A whole food*, plant-based diet can promote health and longevity, fight cancer, diabetes, and heart disease, is great for the environment, can help with weight loss, and, not surprisingly, is extremely economical (think beans, lentils, whole grains, and in-season veggies...the book Eat Vegan on $4 a Day gives some great recipes, too!). I recently became vegan, and I have found it to be a lot of fun, and quite liberating! I have so much energy, the last few pounds of my weight loss was a breeze, and meals leave me with energy, not heavy and drained. Plus, simple and nutritious meals taste great!
*The term "whole food" refers to foods that are unprocessed or minimally processed, and are the closest thing to nature. Think of foods that come from the ground, tree, or vine! Whole foods includes fresh produce, nuts, seeds, and whole grains in their natural state, like brown rice, quinoa, and millet. Whole foods usually don't have an ingredient list ;)
The American Dietetic Association (ADA), the nation’s largest organization of nutrition experts, states that "vegetarian diets, including total vegetarian or vegan diets, are healthful, nutritionally adequate, and may provide health benefits in the prevention and treatment of certain diseases. Well-planned vegetarian diets are appropriate for individuals during all stages of the lifecycle, including pregnancy, lactation, infancy, childhood, and adolescence, and for athletes.”
Here's The Power Plate, created by the Physicians Committee for Responsible Medicine:
You can see there are 4 main food groups: Fruits, Grains, Legumes, and Vegetables. Click on each food group to read important information about each group! At the bottom of the plate, it says, "Be sure to include a reliable source of vitamin B12, such as any common multiple vitamin or fortified foods."
Why The Power Plate? Click here to find out: http://pcrm.org/health/diets/pplate/why-power-plate
The USDA Choose My Plate also has some great tips for vegetarians:
*The one thing I DON'T agree with when they mention calcium is this statement: "Consuming enough plant foods to meet calcium needs may be unrealistic for many." This is not true, as long as you plan carefully and also consume calcium-fortified plant-based milks, such as almond milk, rice milk, coconut milk, soy milk, and flaxmilk. Most of these non-dairy milks are calcium-fortified, so please read labels carefully.
The USDA also has a PDF with more tips for vegetarians. In this one, they did say to "include calcium-fortified soy milk." Just so you know, soy milk is high in protein, but can be rough on certain stomachs (mine!) so I avoid most soy products except the whole food source: soybeans, a.k.a., edemame! Here's the PDF:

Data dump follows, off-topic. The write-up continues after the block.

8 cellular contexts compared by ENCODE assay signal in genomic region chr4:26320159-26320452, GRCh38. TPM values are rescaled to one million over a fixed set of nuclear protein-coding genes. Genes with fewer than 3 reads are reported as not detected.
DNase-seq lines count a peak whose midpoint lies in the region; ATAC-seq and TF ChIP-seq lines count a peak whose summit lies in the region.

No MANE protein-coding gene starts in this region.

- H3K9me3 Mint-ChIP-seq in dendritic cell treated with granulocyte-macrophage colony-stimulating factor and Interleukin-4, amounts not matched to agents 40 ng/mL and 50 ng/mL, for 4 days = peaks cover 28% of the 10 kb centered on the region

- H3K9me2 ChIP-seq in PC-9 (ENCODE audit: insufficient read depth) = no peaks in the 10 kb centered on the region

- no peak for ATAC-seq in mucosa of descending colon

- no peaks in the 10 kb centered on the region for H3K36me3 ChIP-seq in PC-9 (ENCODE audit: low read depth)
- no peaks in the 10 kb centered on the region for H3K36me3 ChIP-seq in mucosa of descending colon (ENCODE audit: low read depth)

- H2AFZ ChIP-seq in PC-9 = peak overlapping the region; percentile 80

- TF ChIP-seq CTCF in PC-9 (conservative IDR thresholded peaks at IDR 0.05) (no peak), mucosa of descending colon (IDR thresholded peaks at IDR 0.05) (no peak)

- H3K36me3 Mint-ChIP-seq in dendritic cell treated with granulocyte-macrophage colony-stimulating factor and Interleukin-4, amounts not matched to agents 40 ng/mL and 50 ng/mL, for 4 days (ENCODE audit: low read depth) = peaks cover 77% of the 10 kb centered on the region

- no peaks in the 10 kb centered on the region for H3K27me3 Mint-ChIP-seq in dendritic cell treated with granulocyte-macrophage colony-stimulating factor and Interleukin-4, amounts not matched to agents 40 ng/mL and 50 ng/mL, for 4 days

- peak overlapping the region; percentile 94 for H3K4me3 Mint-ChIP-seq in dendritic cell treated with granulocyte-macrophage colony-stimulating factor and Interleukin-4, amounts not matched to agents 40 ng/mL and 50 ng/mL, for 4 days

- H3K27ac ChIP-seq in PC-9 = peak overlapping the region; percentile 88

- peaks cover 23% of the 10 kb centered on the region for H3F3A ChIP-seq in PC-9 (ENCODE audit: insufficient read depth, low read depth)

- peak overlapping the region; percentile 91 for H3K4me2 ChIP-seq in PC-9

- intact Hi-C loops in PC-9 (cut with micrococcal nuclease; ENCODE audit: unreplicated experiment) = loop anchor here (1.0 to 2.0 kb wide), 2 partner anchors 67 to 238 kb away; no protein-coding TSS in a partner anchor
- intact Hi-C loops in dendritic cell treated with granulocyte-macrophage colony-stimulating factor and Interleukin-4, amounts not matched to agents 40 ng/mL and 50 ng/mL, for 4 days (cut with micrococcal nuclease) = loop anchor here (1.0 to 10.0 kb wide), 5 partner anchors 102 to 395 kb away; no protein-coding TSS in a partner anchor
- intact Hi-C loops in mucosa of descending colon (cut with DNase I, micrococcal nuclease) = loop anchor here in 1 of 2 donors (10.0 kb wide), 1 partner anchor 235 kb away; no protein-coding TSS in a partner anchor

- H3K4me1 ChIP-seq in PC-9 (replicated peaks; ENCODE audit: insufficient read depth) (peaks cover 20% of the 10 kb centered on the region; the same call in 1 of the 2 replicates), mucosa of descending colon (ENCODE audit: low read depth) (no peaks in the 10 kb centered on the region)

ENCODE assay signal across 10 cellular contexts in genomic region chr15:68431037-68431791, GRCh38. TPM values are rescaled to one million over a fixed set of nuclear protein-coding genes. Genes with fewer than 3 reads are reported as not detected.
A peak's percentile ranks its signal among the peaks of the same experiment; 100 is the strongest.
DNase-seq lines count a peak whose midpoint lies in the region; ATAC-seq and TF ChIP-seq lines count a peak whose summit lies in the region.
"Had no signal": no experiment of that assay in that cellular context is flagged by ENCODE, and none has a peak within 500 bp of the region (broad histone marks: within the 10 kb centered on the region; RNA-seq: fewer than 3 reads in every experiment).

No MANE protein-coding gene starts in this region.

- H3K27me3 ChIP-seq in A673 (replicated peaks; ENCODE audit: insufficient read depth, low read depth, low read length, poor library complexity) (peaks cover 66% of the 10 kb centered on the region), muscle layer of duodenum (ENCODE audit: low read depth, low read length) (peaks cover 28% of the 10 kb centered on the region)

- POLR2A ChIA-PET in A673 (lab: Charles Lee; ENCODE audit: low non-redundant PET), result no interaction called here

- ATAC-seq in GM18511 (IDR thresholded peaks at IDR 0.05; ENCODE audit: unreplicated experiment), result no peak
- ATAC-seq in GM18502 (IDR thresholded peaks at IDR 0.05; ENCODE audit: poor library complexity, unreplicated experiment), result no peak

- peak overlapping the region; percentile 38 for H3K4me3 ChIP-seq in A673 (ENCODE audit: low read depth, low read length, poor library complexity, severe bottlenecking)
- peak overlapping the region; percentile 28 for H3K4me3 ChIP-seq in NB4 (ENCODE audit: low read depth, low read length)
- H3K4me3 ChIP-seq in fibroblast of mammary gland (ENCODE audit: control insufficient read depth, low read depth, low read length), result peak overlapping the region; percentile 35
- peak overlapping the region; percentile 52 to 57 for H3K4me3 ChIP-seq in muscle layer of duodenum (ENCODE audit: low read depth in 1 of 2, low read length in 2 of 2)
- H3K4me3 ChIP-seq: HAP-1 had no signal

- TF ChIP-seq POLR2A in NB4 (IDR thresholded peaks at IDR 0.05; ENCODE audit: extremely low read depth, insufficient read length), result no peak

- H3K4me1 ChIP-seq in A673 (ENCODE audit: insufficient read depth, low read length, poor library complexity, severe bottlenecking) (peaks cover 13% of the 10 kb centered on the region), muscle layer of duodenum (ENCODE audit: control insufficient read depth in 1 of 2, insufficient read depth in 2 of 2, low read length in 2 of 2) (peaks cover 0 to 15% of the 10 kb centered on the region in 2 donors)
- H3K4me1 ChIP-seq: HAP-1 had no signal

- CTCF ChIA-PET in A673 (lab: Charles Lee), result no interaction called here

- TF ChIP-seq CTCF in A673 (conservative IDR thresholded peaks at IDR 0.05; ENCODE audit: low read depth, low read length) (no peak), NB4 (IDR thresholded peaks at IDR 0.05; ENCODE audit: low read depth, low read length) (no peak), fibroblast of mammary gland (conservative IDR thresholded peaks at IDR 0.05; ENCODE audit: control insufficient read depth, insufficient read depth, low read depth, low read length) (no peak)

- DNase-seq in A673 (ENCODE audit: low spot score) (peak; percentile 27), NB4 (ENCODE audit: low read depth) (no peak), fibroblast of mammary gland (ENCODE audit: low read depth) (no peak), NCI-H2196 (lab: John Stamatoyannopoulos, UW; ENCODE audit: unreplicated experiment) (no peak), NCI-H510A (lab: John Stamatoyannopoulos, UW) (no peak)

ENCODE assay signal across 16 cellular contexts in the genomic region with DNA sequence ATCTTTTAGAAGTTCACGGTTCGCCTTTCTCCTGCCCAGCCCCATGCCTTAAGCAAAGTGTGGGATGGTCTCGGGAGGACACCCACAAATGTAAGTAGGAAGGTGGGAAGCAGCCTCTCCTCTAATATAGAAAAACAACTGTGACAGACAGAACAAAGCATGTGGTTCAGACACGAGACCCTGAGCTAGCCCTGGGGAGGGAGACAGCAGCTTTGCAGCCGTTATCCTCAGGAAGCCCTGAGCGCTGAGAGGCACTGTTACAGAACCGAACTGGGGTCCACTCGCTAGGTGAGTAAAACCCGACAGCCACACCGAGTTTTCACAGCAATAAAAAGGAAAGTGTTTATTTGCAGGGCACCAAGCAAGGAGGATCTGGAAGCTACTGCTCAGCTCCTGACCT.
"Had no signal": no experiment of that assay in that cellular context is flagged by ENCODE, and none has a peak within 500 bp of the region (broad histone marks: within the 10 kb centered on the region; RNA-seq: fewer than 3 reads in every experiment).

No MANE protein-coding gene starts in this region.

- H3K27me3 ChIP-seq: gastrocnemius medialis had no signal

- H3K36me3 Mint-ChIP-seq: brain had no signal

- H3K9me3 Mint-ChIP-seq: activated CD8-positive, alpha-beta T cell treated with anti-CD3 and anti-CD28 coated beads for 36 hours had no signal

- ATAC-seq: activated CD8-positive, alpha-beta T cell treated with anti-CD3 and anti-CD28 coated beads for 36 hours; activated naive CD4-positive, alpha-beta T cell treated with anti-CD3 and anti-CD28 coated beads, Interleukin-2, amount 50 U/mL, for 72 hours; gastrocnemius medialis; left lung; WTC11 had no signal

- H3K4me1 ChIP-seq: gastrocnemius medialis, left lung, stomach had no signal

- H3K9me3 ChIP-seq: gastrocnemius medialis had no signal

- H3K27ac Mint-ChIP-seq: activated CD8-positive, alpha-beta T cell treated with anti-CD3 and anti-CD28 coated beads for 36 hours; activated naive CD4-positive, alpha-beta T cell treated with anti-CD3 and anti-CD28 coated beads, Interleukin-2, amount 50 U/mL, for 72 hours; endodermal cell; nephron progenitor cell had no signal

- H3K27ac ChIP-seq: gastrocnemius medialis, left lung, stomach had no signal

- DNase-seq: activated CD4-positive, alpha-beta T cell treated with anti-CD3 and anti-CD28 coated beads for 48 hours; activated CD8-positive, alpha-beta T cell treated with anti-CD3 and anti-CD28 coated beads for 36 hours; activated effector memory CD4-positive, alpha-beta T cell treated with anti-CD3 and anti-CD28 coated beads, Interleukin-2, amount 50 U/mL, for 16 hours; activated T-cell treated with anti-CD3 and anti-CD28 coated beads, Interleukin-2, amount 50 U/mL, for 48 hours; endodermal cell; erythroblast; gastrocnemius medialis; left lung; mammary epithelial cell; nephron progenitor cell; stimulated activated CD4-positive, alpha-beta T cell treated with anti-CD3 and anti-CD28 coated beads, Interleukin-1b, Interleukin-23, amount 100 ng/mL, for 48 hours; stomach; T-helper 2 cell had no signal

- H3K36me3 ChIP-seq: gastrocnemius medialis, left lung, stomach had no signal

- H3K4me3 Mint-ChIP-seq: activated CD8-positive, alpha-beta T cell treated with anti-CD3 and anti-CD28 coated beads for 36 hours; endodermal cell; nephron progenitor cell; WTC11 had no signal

If you stick to all the advice and tips above, as well as trying to make most of your food choices whole, unprocessed foods, you'll be assured that you are getting enough carbohydrates, healthy fats, protein, vitamins, minerals, and amino acids! This way, you can stay active, experience optimal health, build a strong immunity, and have plenty of energy!
If you're worried about getting enough Omega-3s, here's a list of foods to include in your diet: walnuts, ground flaxseeds, flax milk, flaxseed oil, hemp seeds, chia seeds, cauliflower, brussel sprouts, soy foods, and hummus.
If you wish to get a direct source of DHA, which is the component found in fish and fish oil that aids in brain health and the prevention of Alzheimer's disease, look for VEGAN DHA supplements. These supplements contain the algae that the fish end up eating! Get the direct source, minus the fishy aftertaste and possible mercury poisoning! You can choose to take one 200 mg capsule daily, or take one every few days.
One last thing about food and supplements. If you wish to become a strict vegan, take Vitamin D2 supplements. Vitamin D3 can contain sheep's wool or fish. Vitamin D2 is vegetarian. Also, strict vegans do not consume honey, because it comes from an animal/insect...bees! For a sweet replacement, try brown rice syrup or agave nectar.
MORE PLANT-BASED DIET/VEGAN RESOURCES:
Eat plenty of plant foods containing the amino acid, lysine: http://www.theveganrd.com/2011/01/vegan-food-guide-protein-and-new-book.html
It's easy for vegans to get the recommended amount of the amino acid, tryptophan! http://www.theveganrd.com/2010/09/tryptophan-milk-and-depression.html
All you need to know about calcium, and getting plant-based sources of calcium: http://www.vegkitchen.com/nutrition/calcium/
Vegan recipes, diets, and information: http://www.vegan.com/
Physicians Committee for Responsible Medicine: http://pcrm.org/health/